Jones Manoel: BRICS, China and Brasil’s deepening dependency
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Jones Manoel: BRICS, China and Brasil’s deepening dependency

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China is not responsible for the barbarism that the European Union and the United States practice in the world but it is obvious that it is acting as an imperialist power towards Brazil

By Jones Manoel*

During recent decades Chinese diplomacy has adapted the principles of the Non-Aligned Movement. China affirms that it will not interfere in the internal affairs of other nations; it defends a multi-polar world; it criticizes unilateralism and its hegemony; supports peaceful solutions for conflicts; defends peace; and respects the sovereignty of other nations. As far as I know, there is no material, concrete proof to doubt that these principals guide Chinese foreign policy. This political line means, among other things, that China tries to hold good relations with any country (with some conditionalities, such as recognizing the People’s Republic as the sole government of China), independent of their political and economic system and geopolitical actions. This is why China tries to keep good relations with countries like Iran and Saudi Arabia, the Palestine Authority and Israel, Greece and Cyprus, Pakistan and India.

This strategy is objectively guided by Chinese national interests. The Chinese say, for example, that they will not promote coups to favor their business interests. At the same time, if a country’s ruling class wants to sell something and it is in the interest of the Chinese to buy, they will buy it. The CPC is the same party that negotiated with Ciro Gomes about a National Development Project in 2018 and maintains strategic and fundamental partnerships with the Cuban Communist Party and the Venezuelan PSUV while working to build a relationship with Brazilian Vice President Mourão and the Chicago Boys under Finance Minister Paulo Guedes. China’s long-term goals at the moment are to overthrow the dollar as the currency of preference for world reserves, establish partnerships with all the countries of the world and to shift the world’s financial, commercial and technological and cultural circuits to the Asian axis under the command of the Chinese Dragon.

Considering these goals objectively, it is obvious that China is acting as an imperialist power towards Brazil. I don’t think China is imperialist in the sense that its foreign policy is based on colonialism, militarism and the command of the internal affairs of other countries. China is not responsible for the barbarism that the European Union and the United States practice in the world. At the same time, however, imperialism, at least in its Leninist sense, means a world capitalist system in a monopoly phase where the global economic chain is rooted in capital exports, concretely establishing control over dependent, semi-colonial economies and colonies. It may be helpful, though confusing, to speak of “reproduction of dependency without neocolonialism,” while analyzing the Chines model.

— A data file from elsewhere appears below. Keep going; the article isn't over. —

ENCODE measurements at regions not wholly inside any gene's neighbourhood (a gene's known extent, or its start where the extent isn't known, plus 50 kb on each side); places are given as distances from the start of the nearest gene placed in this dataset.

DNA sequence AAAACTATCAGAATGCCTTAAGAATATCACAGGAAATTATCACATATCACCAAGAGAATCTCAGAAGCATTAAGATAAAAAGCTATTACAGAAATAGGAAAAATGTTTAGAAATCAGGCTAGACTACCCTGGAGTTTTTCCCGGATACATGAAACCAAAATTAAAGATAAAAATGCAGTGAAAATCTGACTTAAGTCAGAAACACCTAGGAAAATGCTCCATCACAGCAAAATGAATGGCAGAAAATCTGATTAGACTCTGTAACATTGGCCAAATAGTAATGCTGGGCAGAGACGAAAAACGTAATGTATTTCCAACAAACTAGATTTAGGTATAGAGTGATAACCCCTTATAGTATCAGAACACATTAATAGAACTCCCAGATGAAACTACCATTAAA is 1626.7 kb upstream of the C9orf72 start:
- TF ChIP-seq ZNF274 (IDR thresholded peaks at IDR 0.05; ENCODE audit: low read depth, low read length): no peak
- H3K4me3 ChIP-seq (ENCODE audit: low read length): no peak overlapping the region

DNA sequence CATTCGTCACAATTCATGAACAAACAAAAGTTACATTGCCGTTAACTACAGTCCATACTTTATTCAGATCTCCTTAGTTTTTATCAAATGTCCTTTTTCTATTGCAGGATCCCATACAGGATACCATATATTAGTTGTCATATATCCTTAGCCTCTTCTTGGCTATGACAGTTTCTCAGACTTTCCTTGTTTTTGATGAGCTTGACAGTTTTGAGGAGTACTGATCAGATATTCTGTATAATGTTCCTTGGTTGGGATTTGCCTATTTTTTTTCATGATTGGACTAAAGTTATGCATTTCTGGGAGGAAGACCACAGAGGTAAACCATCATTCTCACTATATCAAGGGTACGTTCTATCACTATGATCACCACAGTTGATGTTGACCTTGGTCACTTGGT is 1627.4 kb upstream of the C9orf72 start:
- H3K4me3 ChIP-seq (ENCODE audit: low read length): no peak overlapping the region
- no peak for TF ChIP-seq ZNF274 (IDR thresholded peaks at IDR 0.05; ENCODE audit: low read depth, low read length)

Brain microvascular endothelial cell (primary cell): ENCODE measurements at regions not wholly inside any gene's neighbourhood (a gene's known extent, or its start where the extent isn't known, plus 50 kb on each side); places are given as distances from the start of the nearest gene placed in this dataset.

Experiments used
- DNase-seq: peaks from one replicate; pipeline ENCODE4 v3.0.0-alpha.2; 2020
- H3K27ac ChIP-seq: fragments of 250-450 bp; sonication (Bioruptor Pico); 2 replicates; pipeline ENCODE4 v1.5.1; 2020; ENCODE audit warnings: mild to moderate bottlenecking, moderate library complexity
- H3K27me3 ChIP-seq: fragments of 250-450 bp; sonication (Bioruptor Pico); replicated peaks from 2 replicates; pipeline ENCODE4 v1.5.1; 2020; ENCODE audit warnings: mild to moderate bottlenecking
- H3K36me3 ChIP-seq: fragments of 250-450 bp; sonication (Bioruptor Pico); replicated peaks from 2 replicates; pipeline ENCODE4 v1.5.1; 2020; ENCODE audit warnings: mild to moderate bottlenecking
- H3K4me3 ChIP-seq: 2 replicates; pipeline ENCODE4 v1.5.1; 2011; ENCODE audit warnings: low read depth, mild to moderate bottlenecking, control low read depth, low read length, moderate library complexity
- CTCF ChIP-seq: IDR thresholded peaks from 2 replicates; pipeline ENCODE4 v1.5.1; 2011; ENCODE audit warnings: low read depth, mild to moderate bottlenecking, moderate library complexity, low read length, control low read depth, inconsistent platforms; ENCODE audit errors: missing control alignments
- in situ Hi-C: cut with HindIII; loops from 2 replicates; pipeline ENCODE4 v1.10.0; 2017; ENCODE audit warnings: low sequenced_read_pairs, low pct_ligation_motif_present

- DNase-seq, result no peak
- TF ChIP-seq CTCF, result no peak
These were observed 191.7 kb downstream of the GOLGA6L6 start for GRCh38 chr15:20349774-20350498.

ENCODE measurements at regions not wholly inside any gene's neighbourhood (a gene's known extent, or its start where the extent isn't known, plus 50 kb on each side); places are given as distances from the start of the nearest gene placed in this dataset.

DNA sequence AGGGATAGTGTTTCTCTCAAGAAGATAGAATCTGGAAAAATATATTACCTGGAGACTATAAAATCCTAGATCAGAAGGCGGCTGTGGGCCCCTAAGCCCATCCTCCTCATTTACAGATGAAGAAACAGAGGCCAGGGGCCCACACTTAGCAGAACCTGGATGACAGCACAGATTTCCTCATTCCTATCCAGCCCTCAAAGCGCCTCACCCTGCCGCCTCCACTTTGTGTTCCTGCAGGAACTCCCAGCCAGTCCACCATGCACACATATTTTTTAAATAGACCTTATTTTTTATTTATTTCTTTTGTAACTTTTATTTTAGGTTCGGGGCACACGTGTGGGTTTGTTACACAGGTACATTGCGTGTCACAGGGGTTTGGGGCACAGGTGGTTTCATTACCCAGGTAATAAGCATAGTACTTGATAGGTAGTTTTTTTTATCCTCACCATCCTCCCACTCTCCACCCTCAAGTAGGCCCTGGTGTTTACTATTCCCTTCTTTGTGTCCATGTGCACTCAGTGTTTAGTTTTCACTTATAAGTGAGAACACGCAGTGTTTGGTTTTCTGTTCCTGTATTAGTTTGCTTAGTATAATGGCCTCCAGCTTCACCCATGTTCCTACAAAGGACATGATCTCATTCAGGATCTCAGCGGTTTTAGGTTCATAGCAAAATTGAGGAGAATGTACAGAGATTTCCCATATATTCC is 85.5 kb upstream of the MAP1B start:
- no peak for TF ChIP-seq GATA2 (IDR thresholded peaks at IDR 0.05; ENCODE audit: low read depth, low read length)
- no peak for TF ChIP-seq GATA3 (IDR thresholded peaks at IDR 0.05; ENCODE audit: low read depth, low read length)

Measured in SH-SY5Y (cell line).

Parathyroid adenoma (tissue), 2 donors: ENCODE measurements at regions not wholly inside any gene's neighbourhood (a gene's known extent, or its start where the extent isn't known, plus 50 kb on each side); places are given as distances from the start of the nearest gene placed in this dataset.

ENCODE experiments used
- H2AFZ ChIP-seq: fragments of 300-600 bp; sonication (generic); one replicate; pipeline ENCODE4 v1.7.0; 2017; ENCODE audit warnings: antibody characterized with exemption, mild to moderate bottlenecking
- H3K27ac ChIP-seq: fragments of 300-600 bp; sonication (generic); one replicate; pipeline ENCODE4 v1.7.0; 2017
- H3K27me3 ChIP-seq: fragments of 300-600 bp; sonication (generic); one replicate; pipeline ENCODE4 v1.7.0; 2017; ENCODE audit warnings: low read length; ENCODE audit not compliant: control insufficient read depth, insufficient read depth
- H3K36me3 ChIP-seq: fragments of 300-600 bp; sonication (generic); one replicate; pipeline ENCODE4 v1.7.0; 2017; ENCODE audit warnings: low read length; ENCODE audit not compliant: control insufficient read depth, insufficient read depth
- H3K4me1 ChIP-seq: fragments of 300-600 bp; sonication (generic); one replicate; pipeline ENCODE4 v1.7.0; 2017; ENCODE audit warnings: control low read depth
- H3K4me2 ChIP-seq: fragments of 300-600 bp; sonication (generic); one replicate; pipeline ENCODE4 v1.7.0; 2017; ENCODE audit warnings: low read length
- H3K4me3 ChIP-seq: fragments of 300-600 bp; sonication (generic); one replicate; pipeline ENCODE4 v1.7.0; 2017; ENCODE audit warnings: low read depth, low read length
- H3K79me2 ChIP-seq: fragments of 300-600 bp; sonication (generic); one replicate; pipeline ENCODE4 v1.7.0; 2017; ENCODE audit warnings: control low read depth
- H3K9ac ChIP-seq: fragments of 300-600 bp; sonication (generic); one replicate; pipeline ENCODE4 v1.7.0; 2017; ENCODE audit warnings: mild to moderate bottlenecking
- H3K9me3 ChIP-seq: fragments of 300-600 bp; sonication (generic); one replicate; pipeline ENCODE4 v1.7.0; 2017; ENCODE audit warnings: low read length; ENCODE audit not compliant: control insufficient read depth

One thing is irrefutable, however. Chinese capital, whether public or “private”, is increasing its control over the Brazilian economy. If Bolsonaro’s goal of selling Eletrobras, the Postal Service and Petrobras to the Chinese is fulfilled, Chinese control over our economy will deepen even further. This relationship takes the typical core-periphery form. There are, of course, major political differences. As far as we know, China, unlike the US, IMF and World Bank, does not impose austerity adjustments and conditionalities, nor is it controlling major state apparatus. But the core-periphery relationship has been configured.

The political consequences of this are obvious. It is fundamental that, without falling into sinophobia, we fight the privatization, denationalization and surrender of our wealth to Chinese capital. At the same time, it is important to realize that, if there is peoples’ revolt and a radical change of direction in Brazil, China, even if damaged in some interests, will potentially be one of our main partners in terms of things like credit, technology transfer and consumer markets.

It is impossible to block out the sun with a sieve. China exclusively pursues its own national interests. This can’t be disguised in the name of sympathy with the Chinese project. At the same time it is inconsequential leftism to claim that China, Brazil and the rest of the world have the same geopolitical interests as the European Union and the United States.

*Jones Manoel is a historian and member of the Partido Communista Brasileiro (PCB)

This article originally appeared in Disparada, was translated from Portuguese by Brian Mier, and can be read in its orginal form here.


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